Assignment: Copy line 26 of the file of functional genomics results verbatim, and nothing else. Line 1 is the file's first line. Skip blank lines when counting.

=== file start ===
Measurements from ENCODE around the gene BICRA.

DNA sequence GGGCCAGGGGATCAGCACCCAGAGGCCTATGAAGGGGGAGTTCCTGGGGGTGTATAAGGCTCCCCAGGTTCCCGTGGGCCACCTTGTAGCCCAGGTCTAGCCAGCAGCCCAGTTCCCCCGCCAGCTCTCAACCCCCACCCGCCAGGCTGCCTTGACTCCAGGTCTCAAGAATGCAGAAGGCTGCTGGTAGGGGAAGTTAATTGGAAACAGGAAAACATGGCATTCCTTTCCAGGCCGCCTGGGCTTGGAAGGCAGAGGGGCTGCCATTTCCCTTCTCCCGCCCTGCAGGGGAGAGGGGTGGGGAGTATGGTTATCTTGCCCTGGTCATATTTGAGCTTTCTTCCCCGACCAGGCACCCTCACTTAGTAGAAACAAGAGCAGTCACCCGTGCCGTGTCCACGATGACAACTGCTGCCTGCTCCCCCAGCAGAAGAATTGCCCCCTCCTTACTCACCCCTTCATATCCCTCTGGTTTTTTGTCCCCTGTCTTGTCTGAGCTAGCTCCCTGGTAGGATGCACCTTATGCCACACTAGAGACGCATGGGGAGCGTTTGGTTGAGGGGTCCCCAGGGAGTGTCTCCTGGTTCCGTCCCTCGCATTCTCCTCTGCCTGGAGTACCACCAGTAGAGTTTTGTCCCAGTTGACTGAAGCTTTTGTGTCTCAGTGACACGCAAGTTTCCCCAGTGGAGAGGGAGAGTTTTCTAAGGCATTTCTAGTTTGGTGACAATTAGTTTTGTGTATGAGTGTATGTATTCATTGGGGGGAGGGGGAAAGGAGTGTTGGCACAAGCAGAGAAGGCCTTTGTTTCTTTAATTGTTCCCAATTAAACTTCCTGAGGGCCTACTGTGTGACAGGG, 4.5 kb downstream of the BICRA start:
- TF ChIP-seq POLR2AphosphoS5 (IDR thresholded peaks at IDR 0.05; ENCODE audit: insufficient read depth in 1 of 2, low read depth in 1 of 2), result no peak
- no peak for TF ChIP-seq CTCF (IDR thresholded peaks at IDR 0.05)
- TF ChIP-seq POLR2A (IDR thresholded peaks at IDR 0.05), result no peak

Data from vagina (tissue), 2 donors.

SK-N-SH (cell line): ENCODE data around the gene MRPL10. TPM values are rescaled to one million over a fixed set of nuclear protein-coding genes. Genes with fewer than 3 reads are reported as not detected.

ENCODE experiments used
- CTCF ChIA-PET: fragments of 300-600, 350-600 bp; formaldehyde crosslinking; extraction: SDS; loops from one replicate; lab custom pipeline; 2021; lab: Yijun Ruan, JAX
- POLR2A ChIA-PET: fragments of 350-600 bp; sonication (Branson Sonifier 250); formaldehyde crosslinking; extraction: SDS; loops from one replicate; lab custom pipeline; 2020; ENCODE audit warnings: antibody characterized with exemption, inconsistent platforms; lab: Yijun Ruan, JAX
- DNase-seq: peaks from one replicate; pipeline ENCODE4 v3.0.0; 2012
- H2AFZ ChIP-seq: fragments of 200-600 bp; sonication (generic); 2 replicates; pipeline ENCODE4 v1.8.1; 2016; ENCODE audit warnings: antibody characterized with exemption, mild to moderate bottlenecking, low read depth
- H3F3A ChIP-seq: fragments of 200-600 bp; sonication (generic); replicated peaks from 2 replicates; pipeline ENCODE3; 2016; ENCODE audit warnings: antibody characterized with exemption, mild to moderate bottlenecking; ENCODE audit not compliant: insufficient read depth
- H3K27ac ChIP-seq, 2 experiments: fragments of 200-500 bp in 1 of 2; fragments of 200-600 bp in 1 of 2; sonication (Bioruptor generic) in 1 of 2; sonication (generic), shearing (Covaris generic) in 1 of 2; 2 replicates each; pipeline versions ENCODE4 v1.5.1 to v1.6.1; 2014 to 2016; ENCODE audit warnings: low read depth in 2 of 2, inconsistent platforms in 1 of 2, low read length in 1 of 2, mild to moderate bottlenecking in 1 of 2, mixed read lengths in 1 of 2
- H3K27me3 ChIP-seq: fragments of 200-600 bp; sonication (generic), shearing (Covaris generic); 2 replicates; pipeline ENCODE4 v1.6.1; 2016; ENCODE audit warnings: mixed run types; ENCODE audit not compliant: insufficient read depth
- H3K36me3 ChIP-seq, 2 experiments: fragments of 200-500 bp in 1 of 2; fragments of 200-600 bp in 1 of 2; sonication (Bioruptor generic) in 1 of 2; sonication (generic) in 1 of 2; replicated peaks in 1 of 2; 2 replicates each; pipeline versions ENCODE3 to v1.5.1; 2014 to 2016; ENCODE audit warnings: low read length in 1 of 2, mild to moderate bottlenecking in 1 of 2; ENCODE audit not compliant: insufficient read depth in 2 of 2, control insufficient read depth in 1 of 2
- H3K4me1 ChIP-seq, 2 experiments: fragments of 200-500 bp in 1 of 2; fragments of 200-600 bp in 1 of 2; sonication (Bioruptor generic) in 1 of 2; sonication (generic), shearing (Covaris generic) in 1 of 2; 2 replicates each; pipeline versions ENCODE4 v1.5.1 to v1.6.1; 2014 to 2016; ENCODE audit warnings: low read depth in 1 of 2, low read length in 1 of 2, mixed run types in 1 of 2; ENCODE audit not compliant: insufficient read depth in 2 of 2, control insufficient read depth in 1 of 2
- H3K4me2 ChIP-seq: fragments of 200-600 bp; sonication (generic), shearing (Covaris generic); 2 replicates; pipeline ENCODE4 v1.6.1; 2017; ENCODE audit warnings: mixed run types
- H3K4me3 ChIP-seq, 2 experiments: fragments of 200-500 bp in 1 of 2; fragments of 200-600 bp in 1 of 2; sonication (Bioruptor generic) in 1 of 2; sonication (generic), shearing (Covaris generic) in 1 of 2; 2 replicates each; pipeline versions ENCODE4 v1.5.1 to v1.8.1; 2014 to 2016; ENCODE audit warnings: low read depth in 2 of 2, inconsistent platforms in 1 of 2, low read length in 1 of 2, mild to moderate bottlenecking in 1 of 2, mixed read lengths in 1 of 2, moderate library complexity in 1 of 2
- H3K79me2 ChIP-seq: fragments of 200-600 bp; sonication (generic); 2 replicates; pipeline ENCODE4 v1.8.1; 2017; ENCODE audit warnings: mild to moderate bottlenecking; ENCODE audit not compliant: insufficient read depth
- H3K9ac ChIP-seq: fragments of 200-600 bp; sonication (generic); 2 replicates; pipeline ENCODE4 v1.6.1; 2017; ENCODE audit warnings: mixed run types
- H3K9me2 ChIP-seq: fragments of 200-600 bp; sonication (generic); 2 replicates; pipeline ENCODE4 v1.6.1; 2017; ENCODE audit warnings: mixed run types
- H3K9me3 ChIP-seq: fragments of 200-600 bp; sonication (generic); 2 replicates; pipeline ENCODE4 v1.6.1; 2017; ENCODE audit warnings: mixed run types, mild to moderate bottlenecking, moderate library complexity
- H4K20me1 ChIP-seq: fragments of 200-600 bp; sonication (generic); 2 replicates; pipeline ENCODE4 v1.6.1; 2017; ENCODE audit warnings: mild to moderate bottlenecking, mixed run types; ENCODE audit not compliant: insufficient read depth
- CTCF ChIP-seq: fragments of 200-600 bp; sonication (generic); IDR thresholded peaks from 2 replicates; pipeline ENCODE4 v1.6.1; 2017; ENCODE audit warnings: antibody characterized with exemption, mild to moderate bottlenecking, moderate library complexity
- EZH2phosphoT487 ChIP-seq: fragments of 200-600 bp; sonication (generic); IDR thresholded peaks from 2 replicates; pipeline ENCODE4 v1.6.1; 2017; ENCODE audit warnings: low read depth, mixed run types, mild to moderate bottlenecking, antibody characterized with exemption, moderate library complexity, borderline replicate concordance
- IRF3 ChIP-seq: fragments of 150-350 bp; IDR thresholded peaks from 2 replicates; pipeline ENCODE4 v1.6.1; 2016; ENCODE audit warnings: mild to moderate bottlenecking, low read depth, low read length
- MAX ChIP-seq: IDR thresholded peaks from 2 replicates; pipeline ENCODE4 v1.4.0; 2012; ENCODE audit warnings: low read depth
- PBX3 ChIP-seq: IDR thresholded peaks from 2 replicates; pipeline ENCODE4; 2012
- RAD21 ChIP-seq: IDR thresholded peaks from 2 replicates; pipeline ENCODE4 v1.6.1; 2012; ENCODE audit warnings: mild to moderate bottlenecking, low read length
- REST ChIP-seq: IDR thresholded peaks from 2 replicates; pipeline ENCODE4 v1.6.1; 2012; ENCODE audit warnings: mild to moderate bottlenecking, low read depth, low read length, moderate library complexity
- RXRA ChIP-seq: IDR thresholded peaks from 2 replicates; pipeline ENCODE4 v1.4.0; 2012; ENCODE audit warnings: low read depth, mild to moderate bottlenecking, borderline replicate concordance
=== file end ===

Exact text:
- EZH2phosphoT487 ChIP-seq: fragments of 200-600 bp; sonication (generic); IDR thresholded peaks from 2 replicates; pipeline ENCODE4 v1.6.1; 2017; ENCODE audit warnings: low read depth, mixed run types, mild to moderate bottlenecking, antibody characterized with exemption, moderate library complexity, borderline replicate concordance